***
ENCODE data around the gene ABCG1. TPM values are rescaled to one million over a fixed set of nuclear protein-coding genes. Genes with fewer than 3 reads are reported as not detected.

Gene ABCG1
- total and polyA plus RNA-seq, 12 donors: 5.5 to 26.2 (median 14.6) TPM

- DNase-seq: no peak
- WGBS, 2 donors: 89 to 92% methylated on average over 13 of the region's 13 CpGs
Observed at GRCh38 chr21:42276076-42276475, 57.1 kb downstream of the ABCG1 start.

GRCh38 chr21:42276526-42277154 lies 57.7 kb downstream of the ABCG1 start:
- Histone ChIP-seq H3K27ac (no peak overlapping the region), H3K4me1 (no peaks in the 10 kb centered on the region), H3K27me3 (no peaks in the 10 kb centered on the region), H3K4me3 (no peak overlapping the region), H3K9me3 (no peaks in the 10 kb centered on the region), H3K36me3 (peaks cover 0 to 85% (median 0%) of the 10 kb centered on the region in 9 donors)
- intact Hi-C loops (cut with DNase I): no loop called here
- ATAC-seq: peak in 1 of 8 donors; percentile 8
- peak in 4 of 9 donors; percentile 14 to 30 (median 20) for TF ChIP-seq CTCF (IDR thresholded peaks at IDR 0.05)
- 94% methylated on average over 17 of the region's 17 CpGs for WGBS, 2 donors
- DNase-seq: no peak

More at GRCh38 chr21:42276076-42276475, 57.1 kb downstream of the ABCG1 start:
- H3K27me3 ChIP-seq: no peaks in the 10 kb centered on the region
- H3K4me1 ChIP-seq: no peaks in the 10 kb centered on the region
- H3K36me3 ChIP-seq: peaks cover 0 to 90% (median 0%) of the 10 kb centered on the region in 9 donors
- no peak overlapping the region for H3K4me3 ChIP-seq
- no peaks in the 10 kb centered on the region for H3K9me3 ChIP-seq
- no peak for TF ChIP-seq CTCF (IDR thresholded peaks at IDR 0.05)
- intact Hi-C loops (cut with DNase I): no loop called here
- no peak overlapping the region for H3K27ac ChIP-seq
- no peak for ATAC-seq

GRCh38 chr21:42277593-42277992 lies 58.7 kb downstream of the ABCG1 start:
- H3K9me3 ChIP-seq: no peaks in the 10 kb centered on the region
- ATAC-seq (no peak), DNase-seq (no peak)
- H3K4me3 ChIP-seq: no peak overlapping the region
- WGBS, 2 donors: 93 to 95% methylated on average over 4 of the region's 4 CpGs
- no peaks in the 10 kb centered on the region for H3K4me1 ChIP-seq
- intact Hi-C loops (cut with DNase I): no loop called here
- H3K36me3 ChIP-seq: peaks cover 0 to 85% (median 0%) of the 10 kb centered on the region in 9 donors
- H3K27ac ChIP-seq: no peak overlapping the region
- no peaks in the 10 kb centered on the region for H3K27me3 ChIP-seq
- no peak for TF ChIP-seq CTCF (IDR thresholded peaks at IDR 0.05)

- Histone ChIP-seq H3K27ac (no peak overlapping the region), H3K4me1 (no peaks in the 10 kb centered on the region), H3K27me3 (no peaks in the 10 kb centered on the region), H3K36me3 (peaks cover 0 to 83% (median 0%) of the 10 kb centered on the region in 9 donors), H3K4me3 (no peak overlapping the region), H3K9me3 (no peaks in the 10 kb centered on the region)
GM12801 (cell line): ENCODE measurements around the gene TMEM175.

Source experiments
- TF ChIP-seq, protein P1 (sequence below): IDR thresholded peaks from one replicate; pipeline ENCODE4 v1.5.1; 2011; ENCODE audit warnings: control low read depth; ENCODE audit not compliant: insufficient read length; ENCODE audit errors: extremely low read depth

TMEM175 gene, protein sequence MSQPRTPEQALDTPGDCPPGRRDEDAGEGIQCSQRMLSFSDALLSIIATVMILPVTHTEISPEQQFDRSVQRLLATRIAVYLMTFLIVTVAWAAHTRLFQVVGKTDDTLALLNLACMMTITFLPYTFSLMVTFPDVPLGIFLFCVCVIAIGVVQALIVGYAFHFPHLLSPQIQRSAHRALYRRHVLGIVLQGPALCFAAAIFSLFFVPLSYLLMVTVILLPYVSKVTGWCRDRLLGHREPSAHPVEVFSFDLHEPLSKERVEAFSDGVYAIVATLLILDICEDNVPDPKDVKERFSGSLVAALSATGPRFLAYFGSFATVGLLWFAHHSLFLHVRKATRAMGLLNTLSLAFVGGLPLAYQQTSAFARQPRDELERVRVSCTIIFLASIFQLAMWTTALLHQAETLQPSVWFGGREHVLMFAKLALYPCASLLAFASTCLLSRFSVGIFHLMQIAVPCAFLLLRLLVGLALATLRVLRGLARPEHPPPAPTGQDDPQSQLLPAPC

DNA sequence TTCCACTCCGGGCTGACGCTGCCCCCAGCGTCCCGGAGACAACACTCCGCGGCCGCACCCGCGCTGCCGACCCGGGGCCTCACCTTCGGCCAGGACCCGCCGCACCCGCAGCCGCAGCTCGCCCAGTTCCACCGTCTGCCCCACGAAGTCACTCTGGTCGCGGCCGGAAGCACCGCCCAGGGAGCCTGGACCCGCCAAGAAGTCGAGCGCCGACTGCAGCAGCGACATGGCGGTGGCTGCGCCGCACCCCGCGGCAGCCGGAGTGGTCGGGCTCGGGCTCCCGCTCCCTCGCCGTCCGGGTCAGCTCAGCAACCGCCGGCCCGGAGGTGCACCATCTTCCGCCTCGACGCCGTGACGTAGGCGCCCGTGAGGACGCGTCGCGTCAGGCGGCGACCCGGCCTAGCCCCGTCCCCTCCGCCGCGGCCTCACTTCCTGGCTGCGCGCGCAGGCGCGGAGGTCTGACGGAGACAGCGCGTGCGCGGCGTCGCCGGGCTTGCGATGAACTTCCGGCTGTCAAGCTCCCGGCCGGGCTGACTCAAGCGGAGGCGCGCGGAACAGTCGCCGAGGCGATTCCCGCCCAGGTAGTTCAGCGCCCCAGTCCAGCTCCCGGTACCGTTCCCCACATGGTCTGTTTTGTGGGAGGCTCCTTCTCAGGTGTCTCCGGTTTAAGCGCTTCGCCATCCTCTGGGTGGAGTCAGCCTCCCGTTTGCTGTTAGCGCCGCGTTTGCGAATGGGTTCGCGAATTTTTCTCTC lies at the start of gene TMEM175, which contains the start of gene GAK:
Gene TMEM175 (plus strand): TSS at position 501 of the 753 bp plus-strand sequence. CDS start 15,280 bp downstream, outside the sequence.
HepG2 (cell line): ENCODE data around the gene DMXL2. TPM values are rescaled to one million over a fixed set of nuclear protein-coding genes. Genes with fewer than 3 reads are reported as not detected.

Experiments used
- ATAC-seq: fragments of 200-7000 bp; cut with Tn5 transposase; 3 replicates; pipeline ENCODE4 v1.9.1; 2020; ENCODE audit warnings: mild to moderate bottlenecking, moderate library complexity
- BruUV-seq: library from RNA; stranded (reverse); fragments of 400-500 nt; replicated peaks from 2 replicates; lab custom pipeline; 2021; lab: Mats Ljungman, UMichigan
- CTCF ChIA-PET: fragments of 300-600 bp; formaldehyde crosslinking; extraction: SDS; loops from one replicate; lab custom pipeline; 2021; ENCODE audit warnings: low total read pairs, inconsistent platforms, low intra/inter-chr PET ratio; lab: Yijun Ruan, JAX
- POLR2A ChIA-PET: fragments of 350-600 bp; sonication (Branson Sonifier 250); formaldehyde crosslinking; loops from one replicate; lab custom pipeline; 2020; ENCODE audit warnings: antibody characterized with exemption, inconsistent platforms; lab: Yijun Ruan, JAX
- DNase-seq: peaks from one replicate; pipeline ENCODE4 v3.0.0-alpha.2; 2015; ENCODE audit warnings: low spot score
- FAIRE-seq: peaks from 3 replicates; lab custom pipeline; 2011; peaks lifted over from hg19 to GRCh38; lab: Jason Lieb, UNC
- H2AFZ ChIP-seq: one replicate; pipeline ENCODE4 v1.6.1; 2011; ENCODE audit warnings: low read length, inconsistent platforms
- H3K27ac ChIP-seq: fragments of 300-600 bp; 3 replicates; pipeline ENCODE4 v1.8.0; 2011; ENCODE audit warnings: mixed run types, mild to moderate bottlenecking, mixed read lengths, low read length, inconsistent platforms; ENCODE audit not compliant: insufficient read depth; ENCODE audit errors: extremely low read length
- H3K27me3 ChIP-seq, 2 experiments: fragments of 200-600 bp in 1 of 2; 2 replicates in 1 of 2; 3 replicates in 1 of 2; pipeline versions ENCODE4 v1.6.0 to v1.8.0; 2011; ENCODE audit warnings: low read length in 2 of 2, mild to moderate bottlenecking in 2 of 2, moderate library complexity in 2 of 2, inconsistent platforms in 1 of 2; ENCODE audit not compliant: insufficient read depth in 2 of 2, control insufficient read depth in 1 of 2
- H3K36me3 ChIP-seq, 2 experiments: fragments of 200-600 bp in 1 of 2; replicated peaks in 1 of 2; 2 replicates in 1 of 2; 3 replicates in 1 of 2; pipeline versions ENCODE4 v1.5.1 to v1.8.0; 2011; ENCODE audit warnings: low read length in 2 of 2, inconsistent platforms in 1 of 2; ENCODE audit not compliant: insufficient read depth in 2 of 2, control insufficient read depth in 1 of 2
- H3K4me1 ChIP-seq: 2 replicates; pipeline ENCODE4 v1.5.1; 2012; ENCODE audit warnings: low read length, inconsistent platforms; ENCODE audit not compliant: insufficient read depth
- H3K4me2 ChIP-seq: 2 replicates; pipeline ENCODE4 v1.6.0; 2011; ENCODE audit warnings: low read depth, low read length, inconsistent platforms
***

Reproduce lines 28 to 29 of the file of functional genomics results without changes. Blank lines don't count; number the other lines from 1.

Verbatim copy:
- WGBS, 2 donors: 93 to 95% methylated on average over 4 of the region's 4 CpGs
- no peaks in the 10 kb centered on the region for H3K4me1 ChIP-seq